The King will tell world leaders that ‘the hope of the world rests on the decisions you must take’ when he addresses the Cop28 eco-summit in Dubai today.
He is the only foreign head of state who has been invited to speak at the climate action meeting of global leaders, in honour of the work he has been undertaking in the environmental field for decades.
In his speech, His Majesty is expected to tell delegates: ‘I pray with all my heart that Cop28 will be a critical turning point towards genuine transformational action.’
But he is also set to warn that while progress has been made towards a more sustainable future, the repeated warning signs of the impact of climate change – especially in vulnerable regions across the Commonwealth – are being ignored.
The King believes this could have devastating consequences as ‘lives and livelihoods are laid waste’.
The King will tell world leaders that ‘the hope of the world rests on the decisions you must take’ when he addresses the Cop28 eco-summit in Dubai today
King Charles talks to representatives at the Commonwealth and Nature reception during COP28
Aides said His Majesty ‘deeply appreciates’ the invitation, which came from the UAE as host nation and at the request of the British Government
It is understood he will argue that the world needs real action, and that solutions will come only by nations working together to make it easier for the public sector, the private sector, philanthropic organisations and other stakeholders to take the necessary steps in unison.
‘The Earth does not belong to us, we belong to the Earth,’ he will add. It will be the King’s first major speech on the environment since becoming monarch last year and his words have been shaped with the ‘full support’ of the Government, aides stressed.
Unlike the King, who is an ardent environmentalist, Prime Minister Rishi Sunak has been rowing back on his green pledges. Mr Sunak will be present along with new Foreign Secretary, David Cameron, who spent time with the King yesterday.
Aides said His Majesty ‘deeply appreciates’ the invitation, which came from the UAE as host nation and at the request of the British Government.
The King told Lord Cameron: ‘I would not have missed it for the world’, as he met students at a campus in Dubai.
Later he was given a present by indigenous tribes from Brazil of a handmade decorated wooden bird, a symbol of biodiversity. Joenia Wapichana said: ‘I thanked him for everything he has done to help protect biodiversity in the Amazon.’
However, in news that could cause red faces among green campaigners, Cop28 is likely to be the biggest and most polluting event of its kind, according to official figures.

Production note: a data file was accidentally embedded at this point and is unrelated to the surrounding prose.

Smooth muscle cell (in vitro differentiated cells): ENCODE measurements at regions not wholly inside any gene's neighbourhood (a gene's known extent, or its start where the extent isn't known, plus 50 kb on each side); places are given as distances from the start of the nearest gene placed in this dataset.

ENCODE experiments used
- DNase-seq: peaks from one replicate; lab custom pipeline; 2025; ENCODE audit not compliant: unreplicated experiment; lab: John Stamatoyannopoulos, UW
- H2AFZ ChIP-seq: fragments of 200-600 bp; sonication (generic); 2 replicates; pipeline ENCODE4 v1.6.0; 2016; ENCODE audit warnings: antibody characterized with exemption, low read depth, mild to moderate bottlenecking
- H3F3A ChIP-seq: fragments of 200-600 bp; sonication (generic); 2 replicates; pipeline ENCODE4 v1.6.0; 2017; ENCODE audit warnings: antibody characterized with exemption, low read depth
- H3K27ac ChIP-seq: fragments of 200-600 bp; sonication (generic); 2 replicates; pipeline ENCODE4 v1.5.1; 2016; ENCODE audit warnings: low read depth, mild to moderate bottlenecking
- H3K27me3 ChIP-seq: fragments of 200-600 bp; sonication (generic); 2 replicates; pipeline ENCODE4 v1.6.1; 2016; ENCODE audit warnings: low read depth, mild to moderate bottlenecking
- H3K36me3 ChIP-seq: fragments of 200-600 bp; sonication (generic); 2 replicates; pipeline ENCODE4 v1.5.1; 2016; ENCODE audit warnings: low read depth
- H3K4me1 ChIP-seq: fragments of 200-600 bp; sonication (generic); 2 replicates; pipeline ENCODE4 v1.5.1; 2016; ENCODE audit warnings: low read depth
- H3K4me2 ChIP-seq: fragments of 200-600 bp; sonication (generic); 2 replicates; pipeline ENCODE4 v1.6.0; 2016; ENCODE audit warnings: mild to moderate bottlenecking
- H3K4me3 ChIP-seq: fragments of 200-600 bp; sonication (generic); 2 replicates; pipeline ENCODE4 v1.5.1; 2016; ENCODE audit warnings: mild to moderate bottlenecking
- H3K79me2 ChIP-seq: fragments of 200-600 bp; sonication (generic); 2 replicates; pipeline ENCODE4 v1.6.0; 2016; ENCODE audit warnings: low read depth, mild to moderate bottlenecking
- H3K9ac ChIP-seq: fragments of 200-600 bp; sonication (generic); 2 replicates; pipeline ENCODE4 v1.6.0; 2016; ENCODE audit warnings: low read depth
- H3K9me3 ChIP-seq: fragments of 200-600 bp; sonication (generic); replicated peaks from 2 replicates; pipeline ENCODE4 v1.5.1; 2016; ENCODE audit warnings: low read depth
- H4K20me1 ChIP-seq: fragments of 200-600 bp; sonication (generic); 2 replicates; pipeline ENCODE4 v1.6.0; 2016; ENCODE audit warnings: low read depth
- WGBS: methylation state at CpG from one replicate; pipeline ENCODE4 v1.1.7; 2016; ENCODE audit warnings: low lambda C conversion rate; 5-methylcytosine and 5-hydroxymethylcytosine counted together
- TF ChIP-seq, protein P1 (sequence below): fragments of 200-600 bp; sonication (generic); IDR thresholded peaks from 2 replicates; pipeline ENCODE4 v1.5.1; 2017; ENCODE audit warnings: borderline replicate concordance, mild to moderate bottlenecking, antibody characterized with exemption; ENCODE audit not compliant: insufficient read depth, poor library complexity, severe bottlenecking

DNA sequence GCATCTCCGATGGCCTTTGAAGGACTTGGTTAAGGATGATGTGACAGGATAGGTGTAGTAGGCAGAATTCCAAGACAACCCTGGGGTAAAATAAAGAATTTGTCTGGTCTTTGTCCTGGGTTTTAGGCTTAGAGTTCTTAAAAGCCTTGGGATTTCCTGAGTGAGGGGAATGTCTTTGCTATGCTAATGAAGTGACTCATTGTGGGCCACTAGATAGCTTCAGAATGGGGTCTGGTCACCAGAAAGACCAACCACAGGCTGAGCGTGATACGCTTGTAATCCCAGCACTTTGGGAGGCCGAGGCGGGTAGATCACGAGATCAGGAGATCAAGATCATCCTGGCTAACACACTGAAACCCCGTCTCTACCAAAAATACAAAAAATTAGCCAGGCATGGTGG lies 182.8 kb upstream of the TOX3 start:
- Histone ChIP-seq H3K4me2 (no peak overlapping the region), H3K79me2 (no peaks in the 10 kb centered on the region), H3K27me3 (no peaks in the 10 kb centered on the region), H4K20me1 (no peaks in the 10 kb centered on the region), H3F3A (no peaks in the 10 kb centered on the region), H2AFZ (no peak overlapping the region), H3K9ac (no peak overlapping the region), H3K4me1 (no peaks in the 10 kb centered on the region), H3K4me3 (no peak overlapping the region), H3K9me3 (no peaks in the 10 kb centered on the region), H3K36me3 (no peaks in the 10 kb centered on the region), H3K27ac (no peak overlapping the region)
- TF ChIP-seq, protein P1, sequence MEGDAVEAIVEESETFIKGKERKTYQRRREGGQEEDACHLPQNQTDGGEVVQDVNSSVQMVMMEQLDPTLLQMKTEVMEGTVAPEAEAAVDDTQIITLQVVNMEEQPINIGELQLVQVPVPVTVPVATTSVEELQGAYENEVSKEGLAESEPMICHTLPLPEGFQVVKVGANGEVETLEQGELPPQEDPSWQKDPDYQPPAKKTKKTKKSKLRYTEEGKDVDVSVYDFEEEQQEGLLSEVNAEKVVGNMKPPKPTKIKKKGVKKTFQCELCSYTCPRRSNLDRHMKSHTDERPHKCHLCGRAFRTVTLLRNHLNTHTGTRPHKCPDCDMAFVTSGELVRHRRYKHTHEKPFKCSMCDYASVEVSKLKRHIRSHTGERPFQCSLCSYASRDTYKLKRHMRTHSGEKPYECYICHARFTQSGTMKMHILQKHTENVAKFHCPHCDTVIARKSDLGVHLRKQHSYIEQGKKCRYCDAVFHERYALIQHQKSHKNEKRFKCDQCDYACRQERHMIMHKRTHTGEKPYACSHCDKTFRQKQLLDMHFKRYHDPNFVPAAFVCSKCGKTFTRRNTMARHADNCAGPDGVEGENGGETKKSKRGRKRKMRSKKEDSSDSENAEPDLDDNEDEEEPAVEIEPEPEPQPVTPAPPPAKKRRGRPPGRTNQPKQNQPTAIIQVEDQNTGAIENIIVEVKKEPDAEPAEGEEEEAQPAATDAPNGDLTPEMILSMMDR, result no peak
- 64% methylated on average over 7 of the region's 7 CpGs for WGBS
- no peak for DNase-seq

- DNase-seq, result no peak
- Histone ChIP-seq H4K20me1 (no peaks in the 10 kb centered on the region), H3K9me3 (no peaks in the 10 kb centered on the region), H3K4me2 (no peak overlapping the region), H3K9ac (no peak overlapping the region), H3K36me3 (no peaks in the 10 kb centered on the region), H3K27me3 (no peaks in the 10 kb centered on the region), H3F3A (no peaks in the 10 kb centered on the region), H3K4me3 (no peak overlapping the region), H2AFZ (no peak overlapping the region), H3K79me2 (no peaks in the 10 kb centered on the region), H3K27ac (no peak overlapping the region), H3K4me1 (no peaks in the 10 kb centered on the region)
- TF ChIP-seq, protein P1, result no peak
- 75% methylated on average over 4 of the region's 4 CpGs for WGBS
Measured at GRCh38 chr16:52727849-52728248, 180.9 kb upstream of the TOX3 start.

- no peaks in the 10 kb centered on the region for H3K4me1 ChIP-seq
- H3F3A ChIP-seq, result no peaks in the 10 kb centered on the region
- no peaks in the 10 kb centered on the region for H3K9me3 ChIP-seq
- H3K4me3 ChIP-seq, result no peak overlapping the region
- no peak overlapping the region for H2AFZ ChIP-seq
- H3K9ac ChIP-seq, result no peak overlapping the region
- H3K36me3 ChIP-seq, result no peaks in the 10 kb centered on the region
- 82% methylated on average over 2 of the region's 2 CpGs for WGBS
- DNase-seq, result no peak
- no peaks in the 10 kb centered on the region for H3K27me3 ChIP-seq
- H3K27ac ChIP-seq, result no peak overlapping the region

The amount of greenhouse gases emitted by the event is set to outstrip previous meetings due to the sheer numbers attending, experts said.
More than 104,000 official delegates are attending the summit — and an estimated 400,000 others will attend related events in the United Arab Emirates.
The vast majority of attendees at the oil- and gas-rich Gulf country will come by plane – so the amount of emissions produced is likely to dwarf that in previous years.
Scientists calculate a return economy commercial flight to Dubai from the UK will generate about 1.3 tonnes of CO2 — and a private jet more than nine times this figure per passenger.
King Charles is greeted by Foreign Secretary Lord David Cameron as he arrives to meet students at Heriot-Watt University Dubai Campus during Cop28
In his speech, His Majesty is expected to tell delegates: ‘I pray with all my heart that Cop28 will be a critical turning point towards genuine transformational action’
People walk the venue for the COP28 U.N. Climate Summit with the Al Wasl Dome in the background at Expo City
However, climate experts say that the huge amounts of greenhouse gas generated by the event will be worth it if it helps to put the brakes on global warming, by getting countries to commit to reducing their emissions.
Richard Black of the Energy and Climate Intelligence Unit said: ‘Given the number of people expected here, yes this probably will have the highest carbon footprint of any COP to date.
‘But the size of that footprint is absolutely dwarfed by the emission cuts that a deal can produce. If all the agreements made at the Glasgow summit two years ago are realised, that would save 70,000 times more carbon than the summit itself produced.
‘And for this one, the biggest element of a deal that’s on the table – agreeing to triple renewable energy deployment by 2030 – would avoid 7 billion tonnes of CO2 emissions this decade, equivalent to about 20 years of UK emissions.’
A Cop28 spokesman said: ‘Cop28 will demonstrate its sustainability ambition by delivering a carbon conscious and sustainable event.’